Monday, October 31, 2011

The Great Divergence

"The Great Divergence" is the span from 1980 to the present in which the U.S. income distribution has gone haywire. A disproportionate fraction of gains have gone to those at the highest income levels, leaving the rest of us in their dust. What factors contributed to The Great Divergence? Timothy Noah, senior editor of The New Republic, wrote a 10-part series in Slate last year in which he considered all the factors bandied about by economists.

Noah concluded that some potential contributors actually had little or no impact on income divergence. For example, race and gender were eliminated on the grounds that the gaps between men and women and between whites and blacks have not increased. The gender gap actually decreased by 50%. Single-parenthood and the computer revolution were also considered and dismissed.

Panderbear constructed the pie chart using rough percentages assigned by Noah to those factors that did have measurable effect. Immigration putting downward pressure on the wages of unskilled U.S. workers had a modest effect, as did trade with low-wage countries. Dramatic changes in tax policy beginning with President Reagan were judged to have a relatively small impact, because The Great Divergence appears in both pre-tax and after-tax incomes.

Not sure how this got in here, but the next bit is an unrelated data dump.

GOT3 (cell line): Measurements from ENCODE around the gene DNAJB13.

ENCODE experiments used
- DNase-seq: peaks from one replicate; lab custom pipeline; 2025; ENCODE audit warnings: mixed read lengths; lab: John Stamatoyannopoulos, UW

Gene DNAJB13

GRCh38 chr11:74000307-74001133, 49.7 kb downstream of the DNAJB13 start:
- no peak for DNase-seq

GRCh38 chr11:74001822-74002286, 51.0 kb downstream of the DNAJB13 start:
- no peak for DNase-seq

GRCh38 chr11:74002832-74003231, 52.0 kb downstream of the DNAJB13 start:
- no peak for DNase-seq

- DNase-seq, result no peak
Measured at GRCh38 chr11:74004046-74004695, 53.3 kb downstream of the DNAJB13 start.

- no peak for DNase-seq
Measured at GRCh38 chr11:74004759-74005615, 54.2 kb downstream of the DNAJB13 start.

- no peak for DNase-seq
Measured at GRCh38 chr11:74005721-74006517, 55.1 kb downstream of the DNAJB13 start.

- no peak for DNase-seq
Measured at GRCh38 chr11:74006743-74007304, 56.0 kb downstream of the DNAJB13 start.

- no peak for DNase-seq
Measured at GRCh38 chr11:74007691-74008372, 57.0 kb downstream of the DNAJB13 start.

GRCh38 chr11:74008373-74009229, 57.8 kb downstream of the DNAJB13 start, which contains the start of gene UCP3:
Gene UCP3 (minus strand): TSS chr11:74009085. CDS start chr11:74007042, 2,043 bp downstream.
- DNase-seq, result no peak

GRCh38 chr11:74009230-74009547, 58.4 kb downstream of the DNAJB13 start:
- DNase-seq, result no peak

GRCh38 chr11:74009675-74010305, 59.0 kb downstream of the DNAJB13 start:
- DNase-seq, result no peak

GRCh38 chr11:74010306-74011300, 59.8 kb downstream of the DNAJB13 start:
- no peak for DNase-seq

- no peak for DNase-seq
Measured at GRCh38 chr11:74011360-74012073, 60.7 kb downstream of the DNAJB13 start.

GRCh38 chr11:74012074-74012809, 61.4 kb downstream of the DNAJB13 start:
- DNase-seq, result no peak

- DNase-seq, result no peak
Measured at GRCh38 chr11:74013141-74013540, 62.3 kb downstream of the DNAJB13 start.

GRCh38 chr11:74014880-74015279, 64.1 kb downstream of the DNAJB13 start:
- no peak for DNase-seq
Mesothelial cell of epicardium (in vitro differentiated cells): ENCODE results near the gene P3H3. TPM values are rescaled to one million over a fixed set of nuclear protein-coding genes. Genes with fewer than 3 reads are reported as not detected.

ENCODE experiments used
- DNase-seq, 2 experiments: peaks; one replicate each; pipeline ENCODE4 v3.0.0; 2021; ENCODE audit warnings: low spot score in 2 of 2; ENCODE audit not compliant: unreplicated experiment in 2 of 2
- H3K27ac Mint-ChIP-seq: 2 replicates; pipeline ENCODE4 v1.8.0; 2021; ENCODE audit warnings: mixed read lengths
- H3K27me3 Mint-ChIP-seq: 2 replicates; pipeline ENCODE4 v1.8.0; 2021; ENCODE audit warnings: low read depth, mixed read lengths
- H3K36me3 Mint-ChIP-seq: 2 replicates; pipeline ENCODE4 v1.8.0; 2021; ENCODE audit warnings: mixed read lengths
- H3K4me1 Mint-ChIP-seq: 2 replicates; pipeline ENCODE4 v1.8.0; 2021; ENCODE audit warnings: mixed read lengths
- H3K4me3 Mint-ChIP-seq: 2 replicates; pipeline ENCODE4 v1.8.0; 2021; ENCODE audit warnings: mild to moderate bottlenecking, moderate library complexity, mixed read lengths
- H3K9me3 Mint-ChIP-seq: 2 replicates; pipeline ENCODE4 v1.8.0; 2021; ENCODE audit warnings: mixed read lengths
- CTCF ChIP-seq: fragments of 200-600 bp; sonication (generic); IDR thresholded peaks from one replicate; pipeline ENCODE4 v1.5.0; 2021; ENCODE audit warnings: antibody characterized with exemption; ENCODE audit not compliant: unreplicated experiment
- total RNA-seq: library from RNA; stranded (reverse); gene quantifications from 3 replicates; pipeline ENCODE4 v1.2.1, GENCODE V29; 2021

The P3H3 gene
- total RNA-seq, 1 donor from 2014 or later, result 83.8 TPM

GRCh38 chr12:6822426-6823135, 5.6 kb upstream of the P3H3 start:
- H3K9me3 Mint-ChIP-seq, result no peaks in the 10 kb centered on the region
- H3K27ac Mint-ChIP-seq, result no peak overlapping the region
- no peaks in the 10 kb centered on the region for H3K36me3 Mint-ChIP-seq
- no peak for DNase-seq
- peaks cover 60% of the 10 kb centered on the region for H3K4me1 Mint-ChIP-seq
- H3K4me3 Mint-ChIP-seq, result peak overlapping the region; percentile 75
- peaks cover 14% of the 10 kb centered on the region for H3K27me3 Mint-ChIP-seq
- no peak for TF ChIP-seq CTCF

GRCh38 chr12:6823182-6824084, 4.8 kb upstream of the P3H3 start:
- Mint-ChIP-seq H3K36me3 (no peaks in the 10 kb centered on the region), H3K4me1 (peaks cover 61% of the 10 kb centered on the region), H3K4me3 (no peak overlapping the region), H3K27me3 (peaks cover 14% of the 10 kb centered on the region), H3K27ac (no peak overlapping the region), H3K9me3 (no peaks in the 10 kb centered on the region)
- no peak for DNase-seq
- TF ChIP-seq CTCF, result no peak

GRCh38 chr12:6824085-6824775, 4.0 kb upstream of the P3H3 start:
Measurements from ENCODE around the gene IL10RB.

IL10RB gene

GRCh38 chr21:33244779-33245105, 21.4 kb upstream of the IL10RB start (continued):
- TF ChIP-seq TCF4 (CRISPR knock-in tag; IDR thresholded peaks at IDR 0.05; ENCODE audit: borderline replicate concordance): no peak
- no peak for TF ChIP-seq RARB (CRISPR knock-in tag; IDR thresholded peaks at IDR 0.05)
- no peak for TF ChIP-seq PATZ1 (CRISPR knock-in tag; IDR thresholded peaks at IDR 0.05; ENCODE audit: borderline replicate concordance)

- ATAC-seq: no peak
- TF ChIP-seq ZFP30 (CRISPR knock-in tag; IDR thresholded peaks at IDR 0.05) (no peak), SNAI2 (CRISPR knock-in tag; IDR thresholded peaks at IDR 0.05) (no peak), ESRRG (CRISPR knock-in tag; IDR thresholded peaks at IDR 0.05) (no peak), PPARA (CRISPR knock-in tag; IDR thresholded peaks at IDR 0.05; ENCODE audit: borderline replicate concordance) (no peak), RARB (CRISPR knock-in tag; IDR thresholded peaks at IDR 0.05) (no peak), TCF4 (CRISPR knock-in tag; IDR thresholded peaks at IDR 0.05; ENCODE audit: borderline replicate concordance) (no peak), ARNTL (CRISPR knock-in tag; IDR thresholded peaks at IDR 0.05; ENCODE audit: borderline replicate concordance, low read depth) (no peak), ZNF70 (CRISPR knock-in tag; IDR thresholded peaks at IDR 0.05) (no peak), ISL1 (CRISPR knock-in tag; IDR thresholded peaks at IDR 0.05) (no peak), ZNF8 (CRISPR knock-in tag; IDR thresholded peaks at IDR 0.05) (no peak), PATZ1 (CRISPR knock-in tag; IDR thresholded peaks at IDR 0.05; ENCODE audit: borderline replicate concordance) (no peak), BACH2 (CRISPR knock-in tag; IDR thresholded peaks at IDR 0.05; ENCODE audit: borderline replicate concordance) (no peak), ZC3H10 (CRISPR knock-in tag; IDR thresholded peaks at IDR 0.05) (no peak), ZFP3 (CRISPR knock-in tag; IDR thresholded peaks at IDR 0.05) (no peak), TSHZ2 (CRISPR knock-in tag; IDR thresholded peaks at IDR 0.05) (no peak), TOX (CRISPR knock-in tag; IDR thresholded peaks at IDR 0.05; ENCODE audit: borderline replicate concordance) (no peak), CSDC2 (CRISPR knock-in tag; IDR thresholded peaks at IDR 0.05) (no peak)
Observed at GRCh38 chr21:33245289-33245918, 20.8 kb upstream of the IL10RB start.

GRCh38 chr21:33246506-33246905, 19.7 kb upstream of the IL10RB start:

Causes of Income Divergence

The decline in labor union membership and consequent loss of political clout was deemed an important contributor to income divergence. Education related failures including decelerating rates of educational attainment and failure of schools to prepare students for the new economy are a major factor. A financial sector grown morbidly obese inventing ever more complex financial instruments of unknowable risk, yet generating huge profits, and the dramatic increase in CEO's salaries and in corporate lobbying of Congress were also major contributors to The Great Divergence.

Which government actions or failures to act aided and abetted these contributors to our historically high income divergence? Coming up.

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